Wednesday, September 22, 2004

Rather Inconsequential

Steve Sailer is mystified by the brouhaha over Dan Rather and forged documents:


If Dan Rather publicizing obviously forged documents is the worst thing in the history of the world (as blogdom is monomaniacally pronouncing), then what was it when the Bush Administration foisted an unnecessary war upon America based largely on convicted embezzler and known forger Ahmed Chalabi's countless lies?
Paul Craig Roberts, God bless him, is asking the same question.

Chalabi was on the Pentagon payroll and had this to say about his role dragging the US into an unjustified war with his bogus "intelligence":

As far as we're concerned we've been entirely successful. That tyrant Saddam is gone and the Americans are in Baghdad. What was said before is not important.

Meanwhile, UPI is reporting that not only was there dishonesty leading up to the war, but that the Pentagon is covering up the true number of American casualties:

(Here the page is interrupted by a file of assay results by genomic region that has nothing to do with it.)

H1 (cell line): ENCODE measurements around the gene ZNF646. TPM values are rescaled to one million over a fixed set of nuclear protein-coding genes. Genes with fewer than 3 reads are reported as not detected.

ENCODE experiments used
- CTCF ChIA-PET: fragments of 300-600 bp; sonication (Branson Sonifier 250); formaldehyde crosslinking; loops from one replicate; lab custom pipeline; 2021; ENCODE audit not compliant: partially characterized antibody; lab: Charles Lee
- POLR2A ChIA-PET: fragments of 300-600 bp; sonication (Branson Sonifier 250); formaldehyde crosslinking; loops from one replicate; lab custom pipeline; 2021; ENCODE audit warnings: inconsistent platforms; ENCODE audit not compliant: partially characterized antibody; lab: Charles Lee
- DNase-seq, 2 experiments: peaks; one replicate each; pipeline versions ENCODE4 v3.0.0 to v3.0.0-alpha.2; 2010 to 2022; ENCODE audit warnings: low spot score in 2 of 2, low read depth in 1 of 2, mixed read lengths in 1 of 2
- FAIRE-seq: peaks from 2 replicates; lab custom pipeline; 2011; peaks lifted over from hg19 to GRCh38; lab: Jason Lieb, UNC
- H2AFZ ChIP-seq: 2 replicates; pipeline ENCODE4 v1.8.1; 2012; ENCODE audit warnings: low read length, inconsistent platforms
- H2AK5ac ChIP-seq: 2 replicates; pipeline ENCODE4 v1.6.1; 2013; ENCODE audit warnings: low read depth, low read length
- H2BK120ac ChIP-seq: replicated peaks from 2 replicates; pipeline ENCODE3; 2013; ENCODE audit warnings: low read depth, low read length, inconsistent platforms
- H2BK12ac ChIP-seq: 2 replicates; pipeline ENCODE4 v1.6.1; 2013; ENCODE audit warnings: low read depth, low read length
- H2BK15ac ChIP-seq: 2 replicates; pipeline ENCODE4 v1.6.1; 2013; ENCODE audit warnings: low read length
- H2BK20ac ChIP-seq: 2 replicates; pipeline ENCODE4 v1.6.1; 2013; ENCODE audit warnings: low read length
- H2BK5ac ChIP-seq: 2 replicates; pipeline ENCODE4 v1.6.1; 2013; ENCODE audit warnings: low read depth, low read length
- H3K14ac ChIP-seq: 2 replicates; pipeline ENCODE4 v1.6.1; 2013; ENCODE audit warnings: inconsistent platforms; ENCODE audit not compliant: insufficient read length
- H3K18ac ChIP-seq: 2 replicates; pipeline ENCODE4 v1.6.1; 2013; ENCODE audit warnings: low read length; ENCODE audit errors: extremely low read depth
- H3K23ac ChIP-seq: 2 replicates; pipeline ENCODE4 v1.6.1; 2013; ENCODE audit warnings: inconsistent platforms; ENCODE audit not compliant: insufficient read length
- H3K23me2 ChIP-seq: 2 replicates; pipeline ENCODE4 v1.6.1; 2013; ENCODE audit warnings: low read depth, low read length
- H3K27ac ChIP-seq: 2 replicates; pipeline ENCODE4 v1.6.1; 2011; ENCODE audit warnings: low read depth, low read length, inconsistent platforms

Nearly 17,000 service members medically evacuated from Iraq and Afghanistan are absent from public Pentagon casualty reports commonly cited by newspapers, according to military data reviewed by United Press International.


There is some good news, however. Washington sage Bob Novak is predicting a U-Turn in policy toward Iraq early in 2005 if Bush wins the coming election. Novak writes:


Inside the Bush administration policymaking apparatus, there is strong feeling that U.S. troops must leave Iraq next year. This determination is not predicated on success in implanting Iraqi democracy and internal stability. Rather, the officials are saying: ready or not, here we go.

Novak is pointing toward an obvious fact that whomever is elected in November is facing a deteriorating situation in Iraq, and the options there are two-fold. We can either put "more boots on the ground," which seems to be the option of John McCain, Dick Lugar, Chuck Hagel, Joe Biden, and the blood-thirsty necons. Or we can declare victory and come home. The latter option is looking increasingly enticing.

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